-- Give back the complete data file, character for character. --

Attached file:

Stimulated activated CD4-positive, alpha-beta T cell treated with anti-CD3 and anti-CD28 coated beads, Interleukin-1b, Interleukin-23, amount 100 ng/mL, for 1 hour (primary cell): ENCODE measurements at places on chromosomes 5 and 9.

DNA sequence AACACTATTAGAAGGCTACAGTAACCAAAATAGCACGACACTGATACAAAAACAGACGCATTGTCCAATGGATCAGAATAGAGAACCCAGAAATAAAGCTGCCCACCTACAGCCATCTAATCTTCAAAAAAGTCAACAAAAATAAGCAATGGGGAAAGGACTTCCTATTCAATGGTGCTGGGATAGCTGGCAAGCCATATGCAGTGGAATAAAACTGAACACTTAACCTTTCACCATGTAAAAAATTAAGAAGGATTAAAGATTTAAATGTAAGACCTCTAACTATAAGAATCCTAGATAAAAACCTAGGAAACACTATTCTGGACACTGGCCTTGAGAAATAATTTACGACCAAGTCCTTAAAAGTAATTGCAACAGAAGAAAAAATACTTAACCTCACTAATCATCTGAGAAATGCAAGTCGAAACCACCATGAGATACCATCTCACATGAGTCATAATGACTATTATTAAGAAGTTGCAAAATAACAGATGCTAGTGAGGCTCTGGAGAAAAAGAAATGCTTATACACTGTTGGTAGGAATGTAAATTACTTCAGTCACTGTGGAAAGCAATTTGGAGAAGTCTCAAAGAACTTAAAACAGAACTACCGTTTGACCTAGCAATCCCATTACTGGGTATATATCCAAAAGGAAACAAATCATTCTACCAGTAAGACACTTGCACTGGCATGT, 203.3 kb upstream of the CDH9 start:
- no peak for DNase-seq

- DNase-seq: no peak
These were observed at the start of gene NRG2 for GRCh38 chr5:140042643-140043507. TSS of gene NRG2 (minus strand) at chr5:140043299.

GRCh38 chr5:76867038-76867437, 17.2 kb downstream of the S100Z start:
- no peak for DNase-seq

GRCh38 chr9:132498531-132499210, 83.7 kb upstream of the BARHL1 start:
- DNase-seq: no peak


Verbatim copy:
Stimulated activated CD4-positive, alpha-beta T cell treated with anti-CD3 and anti-CD28 coated beads, Interleukin-1b, Interleukin-23, amount 100 ng/mL, for 1 hour (primary cell): ENCODE measurements at places on chromosomes 5 and 9.

DNA sequence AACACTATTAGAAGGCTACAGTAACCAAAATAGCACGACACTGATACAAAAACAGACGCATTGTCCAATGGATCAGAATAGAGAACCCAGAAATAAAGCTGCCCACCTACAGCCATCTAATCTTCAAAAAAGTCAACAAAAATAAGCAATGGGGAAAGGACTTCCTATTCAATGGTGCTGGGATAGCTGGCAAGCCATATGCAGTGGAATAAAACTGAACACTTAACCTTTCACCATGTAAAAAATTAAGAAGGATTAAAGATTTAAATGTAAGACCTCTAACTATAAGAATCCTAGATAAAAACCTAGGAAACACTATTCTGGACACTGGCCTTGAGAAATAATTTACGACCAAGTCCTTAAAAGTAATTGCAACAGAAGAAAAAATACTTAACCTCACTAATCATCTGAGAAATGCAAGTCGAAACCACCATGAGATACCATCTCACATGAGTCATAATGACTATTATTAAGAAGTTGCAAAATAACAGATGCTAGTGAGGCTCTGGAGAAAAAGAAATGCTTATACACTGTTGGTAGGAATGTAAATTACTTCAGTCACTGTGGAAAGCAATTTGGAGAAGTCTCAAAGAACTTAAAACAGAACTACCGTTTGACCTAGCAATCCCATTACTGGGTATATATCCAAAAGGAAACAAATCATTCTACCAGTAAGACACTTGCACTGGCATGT, 203.3 kb upstream of the CDH9 start:
- no peak for DNase-seq

- DNase-seq: no peak
These were observed at the start of gene NRG2 for GRCh38 chr5:140042643-140043507. TSS of gene NRG2 (minus strand) at chr5:140043299.

GRCh38 chr5:76867038-76867437, 17.2 kb downstream of the S100Z start:
- no peak for DNase-seq

GRCh38 chr9:132498531-132499210, 83.7 kb upstream of the BARHL1 start:
- DNase-seq: no peak